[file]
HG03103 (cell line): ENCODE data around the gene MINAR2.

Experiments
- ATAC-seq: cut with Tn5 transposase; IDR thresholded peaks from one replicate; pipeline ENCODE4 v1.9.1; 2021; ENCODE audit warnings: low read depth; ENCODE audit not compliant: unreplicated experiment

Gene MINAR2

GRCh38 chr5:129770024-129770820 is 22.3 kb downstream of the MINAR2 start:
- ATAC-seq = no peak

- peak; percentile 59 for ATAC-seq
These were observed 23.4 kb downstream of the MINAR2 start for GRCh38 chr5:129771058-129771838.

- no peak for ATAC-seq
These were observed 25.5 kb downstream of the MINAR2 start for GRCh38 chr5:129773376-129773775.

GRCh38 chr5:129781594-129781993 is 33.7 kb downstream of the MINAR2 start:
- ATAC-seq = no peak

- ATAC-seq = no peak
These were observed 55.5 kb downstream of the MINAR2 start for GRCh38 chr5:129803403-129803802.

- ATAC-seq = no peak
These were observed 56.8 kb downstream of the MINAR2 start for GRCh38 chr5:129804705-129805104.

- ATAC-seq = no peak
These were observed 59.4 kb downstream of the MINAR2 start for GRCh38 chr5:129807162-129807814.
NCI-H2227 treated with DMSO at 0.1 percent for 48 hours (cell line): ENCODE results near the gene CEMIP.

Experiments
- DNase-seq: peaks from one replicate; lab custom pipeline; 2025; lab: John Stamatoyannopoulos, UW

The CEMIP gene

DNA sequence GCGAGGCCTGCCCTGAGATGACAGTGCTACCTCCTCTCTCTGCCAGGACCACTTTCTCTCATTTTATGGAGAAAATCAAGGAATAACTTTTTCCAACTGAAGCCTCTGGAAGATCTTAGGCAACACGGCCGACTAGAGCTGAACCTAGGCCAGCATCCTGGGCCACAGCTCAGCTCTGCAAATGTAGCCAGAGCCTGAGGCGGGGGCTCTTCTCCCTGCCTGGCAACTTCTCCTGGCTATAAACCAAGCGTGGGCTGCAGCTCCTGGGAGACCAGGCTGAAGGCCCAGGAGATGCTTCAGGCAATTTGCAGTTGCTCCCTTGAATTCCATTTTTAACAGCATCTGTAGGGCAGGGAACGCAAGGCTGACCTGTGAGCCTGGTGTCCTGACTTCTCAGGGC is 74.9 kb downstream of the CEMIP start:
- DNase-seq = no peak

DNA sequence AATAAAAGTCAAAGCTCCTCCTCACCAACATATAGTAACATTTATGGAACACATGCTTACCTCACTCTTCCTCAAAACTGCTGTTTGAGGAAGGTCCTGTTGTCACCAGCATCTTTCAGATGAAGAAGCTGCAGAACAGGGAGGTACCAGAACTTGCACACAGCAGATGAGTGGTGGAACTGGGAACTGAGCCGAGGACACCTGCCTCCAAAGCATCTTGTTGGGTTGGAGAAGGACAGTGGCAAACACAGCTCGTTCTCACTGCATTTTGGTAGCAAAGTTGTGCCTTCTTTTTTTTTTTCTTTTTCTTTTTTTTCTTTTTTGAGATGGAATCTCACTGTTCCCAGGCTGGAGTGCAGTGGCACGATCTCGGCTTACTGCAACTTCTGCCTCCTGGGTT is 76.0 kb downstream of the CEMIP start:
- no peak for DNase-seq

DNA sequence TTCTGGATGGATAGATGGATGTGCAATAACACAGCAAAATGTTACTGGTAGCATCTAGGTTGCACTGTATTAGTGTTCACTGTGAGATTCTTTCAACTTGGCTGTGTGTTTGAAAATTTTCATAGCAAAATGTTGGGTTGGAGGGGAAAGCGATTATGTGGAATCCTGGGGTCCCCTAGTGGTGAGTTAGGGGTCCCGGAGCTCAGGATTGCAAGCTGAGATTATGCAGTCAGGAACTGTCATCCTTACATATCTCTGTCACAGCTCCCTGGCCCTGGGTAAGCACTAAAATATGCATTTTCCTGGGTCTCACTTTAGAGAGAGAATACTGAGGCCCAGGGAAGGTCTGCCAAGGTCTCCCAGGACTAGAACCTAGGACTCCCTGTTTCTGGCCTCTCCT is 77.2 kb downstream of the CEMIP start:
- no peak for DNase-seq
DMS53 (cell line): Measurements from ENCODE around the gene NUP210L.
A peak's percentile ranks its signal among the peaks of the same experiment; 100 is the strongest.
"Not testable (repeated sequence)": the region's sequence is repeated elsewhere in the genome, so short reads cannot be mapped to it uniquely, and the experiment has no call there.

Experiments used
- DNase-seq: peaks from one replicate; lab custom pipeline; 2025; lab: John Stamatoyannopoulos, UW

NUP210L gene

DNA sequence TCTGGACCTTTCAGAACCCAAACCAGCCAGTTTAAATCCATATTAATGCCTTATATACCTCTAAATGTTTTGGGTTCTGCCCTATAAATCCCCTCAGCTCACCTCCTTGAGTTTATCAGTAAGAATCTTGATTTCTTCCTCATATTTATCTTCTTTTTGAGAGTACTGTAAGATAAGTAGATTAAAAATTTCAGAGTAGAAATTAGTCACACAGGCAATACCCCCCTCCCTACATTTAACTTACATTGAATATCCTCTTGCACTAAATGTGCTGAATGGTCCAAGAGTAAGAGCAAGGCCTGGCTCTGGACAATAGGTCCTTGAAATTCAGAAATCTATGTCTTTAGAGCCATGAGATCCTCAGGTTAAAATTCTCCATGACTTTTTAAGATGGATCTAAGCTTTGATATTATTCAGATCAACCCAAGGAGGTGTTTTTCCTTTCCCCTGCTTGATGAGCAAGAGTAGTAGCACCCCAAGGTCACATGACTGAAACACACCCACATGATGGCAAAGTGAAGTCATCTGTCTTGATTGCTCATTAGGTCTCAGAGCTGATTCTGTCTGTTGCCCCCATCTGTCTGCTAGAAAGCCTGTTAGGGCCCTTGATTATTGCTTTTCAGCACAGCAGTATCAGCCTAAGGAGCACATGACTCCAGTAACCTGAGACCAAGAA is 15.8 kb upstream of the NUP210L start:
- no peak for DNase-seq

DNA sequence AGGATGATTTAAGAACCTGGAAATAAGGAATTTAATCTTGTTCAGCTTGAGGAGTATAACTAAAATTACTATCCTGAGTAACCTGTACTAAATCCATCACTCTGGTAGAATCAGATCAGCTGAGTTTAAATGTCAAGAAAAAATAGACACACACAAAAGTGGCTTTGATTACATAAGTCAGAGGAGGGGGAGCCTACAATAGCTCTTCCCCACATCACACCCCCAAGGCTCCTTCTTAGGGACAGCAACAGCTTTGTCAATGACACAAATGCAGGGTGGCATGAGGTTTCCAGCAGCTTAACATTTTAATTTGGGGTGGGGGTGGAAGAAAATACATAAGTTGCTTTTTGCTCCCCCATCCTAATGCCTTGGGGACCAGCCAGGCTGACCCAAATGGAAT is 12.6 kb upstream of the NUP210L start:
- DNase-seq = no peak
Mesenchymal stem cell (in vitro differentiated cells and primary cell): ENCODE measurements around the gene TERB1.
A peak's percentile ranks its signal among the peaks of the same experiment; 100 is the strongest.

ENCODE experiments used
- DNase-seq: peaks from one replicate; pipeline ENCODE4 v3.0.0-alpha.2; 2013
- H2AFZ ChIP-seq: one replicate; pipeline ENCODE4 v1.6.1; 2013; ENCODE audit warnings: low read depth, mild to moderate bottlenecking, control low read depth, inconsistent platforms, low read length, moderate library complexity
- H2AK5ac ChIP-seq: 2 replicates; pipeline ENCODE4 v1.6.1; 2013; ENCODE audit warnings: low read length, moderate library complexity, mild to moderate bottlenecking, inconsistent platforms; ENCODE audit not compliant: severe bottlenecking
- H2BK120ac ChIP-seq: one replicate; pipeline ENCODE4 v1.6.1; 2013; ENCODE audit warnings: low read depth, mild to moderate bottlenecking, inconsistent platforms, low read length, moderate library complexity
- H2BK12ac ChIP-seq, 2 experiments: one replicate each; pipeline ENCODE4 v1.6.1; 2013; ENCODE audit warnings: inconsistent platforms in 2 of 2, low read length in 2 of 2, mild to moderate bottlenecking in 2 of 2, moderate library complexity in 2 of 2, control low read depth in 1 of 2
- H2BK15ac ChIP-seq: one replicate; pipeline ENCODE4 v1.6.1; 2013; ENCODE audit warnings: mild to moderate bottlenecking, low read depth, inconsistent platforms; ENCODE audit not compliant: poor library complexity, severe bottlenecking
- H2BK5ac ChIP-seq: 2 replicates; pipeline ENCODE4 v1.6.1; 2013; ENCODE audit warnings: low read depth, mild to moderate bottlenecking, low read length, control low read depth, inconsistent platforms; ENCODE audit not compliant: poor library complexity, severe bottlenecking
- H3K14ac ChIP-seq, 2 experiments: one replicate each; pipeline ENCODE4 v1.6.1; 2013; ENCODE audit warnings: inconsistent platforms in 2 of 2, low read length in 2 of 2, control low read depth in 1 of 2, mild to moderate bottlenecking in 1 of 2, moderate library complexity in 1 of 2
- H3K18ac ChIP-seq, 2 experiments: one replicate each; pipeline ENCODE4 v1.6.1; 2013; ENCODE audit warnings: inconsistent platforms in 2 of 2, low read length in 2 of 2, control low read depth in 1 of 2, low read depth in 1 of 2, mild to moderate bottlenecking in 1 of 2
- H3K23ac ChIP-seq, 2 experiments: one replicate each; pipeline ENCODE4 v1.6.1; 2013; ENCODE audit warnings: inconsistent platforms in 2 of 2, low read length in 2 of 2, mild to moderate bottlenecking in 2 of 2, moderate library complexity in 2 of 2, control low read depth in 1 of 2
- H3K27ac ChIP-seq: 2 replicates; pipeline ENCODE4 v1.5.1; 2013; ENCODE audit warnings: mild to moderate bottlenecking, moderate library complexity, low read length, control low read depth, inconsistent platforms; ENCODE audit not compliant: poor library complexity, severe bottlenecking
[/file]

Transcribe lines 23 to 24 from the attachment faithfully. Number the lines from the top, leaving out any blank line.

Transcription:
DNA sequence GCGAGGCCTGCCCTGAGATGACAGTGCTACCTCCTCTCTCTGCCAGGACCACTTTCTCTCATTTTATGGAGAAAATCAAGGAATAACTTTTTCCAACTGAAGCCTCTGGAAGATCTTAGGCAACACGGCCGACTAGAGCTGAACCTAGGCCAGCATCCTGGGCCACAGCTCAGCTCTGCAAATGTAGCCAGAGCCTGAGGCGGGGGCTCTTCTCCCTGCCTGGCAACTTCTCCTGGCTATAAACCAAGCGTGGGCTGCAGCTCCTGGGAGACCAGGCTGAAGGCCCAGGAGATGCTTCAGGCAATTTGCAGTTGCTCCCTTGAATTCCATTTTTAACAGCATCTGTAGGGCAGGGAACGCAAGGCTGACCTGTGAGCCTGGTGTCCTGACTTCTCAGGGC is 74.9 kb downstream of the CEMIP start:
- DNase-seq = no peak